In addition, Cuomo is asking several nationwide and state-based medical associations, including the American Dental Association and the New York State Dental Association, to explain why they endorsed CareCredit and whether they received compensation for doing so.
CareCredit is accepted by more than 125,000 health care practices nationwide. The New York State Dental Association asserts that more than eight million dental patients and 80,000 dental practices use CareCredit nationwide. The credit card is advertised as a way to pay for services often not covered by insurance, including:
Weight loss procedures
In recent years, Attorney General Cuomo’s office received hundreds of complaints from consumers indicating that they were lured and misled by providers into applying for, accepting, and using health care credit cards. Among the complaints received by the Attorney General’s Office regarding the scam, including Miriam Simon, were:
An elderly Brooklyn resident was advised by her dentist that she needed extensive dental work. The consumer agreed to allow the dentist to check her credit. A few days later, she received a bill from CareCredit for $6,980. No dental work was performed.
A Bronx resident had $17,500 worth of implants charged to a CareCredit account up front by a dental provider. The provider went out of business before completing the work. CareCredit repeatedly refused the consumers requests to refund the money.
Chuck Bell, programs director for Consumers Union, nonprofit publisher of Consumer Reports, said, “Attorney General Cuomo’s investigation shines a badly-needed spotlight on deceptive practices used to market health care credit cards to elderly and low-income consumers. We are concerned that some health care providers are aggressively marketing these high-interest credit cards to patients, without providing appropriate disclosures, protections, or refunds. Consumers Union strongly supports the Attorney General’s investigation, and applauds his ongoing efforts to protect consumers across the nation.”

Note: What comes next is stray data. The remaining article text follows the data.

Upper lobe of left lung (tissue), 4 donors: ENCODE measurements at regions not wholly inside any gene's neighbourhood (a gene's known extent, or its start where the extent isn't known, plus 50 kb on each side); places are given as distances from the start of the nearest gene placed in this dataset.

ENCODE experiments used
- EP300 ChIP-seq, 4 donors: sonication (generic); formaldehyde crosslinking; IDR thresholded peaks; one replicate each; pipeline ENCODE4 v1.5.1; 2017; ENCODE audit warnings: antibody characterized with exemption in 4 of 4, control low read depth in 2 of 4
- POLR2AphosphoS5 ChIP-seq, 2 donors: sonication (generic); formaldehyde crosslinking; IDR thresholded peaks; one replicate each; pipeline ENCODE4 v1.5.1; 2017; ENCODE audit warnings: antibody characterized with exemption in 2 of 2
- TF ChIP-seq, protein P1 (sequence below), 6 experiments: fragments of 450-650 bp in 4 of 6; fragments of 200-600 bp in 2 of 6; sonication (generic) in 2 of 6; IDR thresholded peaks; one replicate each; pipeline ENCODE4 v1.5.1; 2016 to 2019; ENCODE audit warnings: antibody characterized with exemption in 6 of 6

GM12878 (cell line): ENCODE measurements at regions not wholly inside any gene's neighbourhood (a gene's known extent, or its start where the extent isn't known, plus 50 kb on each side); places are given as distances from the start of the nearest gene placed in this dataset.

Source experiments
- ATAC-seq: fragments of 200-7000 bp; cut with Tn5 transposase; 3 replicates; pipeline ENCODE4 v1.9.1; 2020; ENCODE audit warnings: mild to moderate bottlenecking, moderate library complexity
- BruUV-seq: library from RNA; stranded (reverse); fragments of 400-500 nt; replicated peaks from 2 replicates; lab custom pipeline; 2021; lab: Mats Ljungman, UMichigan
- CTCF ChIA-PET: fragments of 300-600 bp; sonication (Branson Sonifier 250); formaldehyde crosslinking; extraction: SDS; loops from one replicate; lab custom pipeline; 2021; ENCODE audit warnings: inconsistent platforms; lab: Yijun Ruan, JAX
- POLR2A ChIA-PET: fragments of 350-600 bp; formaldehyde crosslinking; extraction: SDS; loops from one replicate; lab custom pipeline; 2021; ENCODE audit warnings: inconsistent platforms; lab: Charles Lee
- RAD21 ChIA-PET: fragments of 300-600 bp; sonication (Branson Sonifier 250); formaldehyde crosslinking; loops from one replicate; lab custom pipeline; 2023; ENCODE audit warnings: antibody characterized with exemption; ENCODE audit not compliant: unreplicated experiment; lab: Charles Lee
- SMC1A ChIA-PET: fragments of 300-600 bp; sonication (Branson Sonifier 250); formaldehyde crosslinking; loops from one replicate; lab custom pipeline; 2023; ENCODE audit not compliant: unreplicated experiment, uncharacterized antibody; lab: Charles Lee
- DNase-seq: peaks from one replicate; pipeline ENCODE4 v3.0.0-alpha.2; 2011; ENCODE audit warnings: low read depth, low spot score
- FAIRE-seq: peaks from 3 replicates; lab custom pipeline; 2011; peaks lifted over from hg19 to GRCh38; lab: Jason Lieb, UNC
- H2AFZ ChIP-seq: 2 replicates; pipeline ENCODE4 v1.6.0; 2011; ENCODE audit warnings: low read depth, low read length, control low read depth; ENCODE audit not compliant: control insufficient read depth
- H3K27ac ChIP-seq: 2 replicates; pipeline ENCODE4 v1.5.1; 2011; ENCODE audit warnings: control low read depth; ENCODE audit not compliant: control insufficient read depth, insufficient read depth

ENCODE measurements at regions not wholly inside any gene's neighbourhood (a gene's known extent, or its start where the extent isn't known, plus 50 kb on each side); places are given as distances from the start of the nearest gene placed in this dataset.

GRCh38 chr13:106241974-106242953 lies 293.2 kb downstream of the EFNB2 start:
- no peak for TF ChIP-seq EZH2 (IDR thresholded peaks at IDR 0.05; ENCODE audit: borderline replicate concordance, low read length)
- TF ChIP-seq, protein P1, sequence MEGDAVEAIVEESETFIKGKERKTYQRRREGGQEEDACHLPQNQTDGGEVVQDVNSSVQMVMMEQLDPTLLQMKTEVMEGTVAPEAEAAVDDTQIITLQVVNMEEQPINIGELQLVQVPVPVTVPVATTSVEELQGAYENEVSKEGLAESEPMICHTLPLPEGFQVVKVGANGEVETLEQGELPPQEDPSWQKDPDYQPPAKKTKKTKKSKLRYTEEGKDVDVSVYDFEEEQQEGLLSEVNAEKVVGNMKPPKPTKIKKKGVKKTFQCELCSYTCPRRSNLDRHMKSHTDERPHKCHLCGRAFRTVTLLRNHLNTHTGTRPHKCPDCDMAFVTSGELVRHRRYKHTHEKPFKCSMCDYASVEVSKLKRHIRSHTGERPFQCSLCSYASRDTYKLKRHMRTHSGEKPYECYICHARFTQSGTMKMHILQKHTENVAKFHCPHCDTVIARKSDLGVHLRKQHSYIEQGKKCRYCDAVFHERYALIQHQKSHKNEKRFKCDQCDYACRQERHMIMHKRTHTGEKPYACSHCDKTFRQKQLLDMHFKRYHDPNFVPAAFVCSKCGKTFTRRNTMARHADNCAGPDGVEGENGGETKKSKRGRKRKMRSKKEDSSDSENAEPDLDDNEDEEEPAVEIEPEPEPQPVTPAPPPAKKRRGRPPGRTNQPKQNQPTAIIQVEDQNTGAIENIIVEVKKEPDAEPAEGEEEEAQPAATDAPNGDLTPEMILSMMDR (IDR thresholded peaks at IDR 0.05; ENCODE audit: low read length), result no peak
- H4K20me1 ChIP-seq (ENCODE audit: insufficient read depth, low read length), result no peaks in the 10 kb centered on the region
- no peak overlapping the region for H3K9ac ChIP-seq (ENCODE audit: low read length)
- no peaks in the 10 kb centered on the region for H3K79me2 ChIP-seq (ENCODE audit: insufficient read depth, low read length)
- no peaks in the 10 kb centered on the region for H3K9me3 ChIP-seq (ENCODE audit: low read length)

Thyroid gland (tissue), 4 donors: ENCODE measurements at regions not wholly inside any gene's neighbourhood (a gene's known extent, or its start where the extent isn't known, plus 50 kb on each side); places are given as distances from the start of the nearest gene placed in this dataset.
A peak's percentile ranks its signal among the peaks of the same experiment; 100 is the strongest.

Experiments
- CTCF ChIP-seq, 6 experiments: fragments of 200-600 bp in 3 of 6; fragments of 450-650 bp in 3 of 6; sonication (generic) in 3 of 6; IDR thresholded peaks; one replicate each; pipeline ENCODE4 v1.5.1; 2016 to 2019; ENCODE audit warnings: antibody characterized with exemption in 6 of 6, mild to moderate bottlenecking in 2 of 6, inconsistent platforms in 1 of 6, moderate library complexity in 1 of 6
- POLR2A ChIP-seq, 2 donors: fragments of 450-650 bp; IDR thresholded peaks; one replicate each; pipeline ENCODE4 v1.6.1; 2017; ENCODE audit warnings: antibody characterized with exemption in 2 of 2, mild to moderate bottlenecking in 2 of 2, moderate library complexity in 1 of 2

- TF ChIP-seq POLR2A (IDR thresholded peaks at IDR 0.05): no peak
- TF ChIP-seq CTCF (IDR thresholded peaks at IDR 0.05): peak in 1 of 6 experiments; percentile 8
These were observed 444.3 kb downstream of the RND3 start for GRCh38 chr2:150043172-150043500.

Catherine Dunham, president of The Access Project, a resource center for local communities working to improve health and health care access, said, “With the cost of health care already an enormous burden on Americans, we must do everything we can to filter out abusive or deceptive practices in how providers take payment for care. Attorney General Cuomo’s investigation into health care credit cards will help protect millions of patients across the country who are struggling with debt. We applaud his efforts and look forward to continuing to partner with him to protect patients.”
The investigation is being conducted by Assistant Attorney General Carol Hunt of the Health Care Bureau under the supervision of Special Counsel to the Attorney General Linda A. Lacewell.
Subpoenas to Health Care Providers:
Allcare Dental Management Inc. - Buffalo
American Laser Centers - Farmington Hills, MI
Aspen Dental Management, Inc. - East Syracuse
East Syracuse Family Dental Arts - East Syracuse
Laser Cosmetica - New York City
Lifestyle Lift - Troy, MI
Northern Lights Chiropractic - Watertown
S & Y Diamond Dental P.C. - Brooklyn
Sunshine Dental - Watertown
Toothsavers - New York City
Gentle Dentistry - East Aurora
Judd Lesser, DDS - Hewlett
Concerned Dental Care of Westchester P.C.
Bernie Fialkoff DDS – Queens
Letters to Groups Endorsing CareCredit:
American College of Eye Surgeons
Society for Excellence in Eyecare
American Dental Association
Academy of General Dentistry
American Academy of Periodontology
American Association of Oral & Maxillofacial Surgeons
New York State Dental Association
American Society of Plastic Surgeons
American Society of Dermatologic Surgery
American Animal Hospital Association
New York State Veterinary Medical Society
American Hearing Aid Associates
American Society of Bariatric Physicians